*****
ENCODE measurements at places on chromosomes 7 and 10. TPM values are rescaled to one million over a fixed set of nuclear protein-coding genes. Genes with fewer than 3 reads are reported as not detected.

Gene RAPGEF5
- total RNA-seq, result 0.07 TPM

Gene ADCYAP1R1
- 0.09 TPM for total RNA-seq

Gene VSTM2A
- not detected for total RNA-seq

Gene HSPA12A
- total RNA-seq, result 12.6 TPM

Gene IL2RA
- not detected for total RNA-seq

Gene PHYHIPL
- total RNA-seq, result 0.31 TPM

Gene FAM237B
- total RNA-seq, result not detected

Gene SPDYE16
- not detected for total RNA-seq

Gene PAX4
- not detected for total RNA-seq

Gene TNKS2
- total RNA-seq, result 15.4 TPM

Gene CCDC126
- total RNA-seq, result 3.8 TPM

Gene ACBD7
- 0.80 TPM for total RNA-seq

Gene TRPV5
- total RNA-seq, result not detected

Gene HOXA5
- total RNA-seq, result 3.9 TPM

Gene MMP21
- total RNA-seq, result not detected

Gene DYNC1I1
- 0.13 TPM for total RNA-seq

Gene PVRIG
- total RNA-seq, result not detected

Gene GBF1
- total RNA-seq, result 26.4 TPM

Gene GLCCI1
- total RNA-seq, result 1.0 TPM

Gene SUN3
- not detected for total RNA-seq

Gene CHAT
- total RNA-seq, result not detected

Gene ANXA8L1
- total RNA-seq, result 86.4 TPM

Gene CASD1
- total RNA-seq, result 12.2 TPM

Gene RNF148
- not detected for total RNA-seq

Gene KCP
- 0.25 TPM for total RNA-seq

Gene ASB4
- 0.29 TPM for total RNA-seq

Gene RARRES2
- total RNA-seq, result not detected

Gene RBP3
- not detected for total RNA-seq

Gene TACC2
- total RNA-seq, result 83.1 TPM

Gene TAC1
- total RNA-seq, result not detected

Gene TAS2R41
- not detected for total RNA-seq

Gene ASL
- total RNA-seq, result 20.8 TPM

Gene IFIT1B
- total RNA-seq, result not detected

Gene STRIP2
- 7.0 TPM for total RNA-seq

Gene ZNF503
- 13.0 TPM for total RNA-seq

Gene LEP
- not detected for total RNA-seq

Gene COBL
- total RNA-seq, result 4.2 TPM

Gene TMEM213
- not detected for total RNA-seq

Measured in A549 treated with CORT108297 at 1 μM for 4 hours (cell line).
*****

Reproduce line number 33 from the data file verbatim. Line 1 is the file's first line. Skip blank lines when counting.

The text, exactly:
- 0.13 TPM for total RNA-seq